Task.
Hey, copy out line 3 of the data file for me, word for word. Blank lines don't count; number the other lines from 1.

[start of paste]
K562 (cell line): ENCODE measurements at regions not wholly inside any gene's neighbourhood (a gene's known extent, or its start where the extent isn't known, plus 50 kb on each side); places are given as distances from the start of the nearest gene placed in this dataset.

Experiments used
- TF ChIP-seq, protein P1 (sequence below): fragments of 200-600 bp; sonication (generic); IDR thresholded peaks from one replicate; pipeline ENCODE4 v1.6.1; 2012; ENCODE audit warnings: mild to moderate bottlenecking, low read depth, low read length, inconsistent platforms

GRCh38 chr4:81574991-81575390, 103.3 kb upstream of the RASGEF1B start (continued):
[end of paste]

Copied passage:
- TF ChIP-seq, protein P1 (sequence below): fragments of 200-600 bp; sonication (generic); IDR thresholded peaks from one replicate; pipeline ENCODE4 v1.6.1; 2012; ENCODE audit warnings: mild to moderate bottlenecking, low read depth, low read length, inconsistent platforms